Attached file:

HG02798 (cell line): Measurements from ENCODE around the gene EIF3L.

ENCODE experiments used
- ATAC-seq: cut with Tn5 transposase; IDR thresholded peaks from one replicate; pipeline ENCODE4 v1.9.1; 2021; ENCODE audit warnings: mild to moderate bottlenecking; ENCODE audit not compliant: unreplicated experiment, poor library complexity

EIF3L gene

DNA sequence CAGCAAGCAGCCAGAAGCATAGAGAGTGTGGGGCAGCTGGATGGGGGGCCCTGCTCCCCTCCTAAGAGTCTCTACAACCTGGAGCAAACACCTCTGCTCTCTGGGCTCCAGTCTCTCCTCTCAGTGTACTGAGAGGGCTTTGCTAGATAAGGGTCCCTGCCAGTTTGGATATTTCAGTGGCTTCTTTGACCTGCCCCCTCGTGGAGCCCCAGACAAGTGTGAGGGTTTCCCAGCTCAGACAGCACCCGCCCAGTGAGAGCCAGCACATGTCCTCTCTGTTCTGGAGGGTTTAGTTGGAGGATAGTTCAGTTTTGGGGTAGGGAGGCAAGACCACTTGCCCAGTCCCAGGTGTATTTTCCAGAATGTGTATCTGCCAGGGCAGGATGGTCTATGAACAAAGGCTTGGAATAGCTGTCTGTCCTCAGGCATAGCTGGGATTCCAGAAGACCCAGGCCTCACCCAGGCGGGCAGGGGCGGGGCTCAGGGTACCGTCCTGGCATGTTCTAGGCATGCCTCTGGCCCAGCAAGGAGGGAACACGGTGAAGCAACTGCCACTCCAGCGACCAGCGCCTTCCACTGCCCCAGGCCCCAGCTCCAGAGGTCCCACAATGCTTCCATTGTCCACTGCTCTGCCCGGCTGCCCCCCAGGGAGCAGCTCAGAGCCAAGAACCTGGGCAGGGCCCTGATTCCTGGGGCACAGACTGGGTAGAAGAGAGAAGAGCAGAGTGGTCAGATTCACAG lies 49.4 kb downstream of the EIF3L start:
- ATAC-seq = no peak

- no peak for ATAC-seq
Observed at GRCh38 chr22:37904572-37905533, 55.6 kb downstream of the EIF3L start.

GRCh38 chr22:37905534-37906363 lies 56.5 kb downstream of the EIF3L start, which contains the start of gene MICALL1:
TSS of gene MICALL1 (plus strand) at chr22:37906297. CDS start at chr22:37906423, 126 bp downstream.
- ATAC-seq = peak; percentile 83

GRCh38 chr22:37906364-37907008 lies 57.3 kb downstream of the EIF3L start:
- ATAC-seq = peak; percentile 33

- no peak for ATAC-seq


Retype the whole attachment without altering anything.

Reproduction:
HG02798 (cell line): Measurements from ENCODE around the gene EIF3L.

ENCODE experiments used
- ATAC-seq: cut with Tn5 transposase; IDR thresholded peaks from one replicate; pipeline ENCODE4 v1.9.1; 2021; ENCODE audit warnings: mild to moderate bottlenecking; ENCODE audit not compliant: unreplicated experiment, poor library complexity

EIF3L gene

DNA sequence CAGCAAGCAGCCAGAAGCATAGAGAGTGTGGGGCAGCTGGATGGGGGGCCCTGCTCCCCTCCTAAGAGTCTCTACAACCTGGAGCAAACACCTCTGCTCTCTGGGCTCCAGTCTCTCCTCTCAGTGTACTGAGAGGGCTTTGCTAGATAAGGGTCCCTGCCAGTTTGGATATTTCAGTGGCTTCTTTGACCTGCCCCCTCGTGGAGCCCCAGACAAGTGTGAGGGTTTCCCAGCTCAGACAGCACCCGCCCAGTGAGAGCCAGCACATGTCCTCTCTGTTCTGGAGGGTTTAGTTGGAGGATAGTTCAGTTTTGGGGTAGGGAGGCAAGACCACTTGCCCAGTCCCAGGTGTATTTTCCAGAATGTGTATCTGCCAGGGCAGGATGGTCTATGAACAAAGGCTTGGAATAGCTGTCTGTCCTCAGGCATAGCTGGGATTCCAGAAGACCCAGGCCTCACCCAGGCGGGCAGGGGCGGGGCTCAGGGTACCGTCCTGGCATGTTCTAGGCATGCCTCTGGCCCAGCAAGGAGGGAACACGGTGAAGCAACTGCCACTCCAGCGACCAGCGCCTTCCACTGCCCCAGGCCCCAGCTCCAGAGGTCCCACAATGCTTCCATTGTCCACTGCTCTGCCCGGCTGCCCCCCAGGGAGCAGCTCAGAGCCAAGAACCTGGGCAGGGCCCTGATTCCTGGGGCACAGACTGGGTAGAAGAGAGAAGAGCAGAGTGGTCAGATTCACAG lies 49.4 kb downstream of the EIF3L start:
- ATAC-seq = no peak

- no peak for ATAC-seq
Observed at GRCh38 chr22:37904572-37905533, 55.6 kb downstream of the EIF3L start.

GRCh38 chr22:37905534-37906363 lies 56.5 kb downstream of the EIF3L start, which contains the start of gene MICALL1:
TSS of gene MICALL1 (plus strand) at chr22:37906297. CDS start at chr22:37906423, 126 bp downstream.
- ATAC-seq = peak; percentile 83

GRCh38 chr22:37906364-37907008 lies 57.3 kb downstream of the EIF3L start:
- ATAC-seq = peak; percentile 33

- no peak for ATAC-seq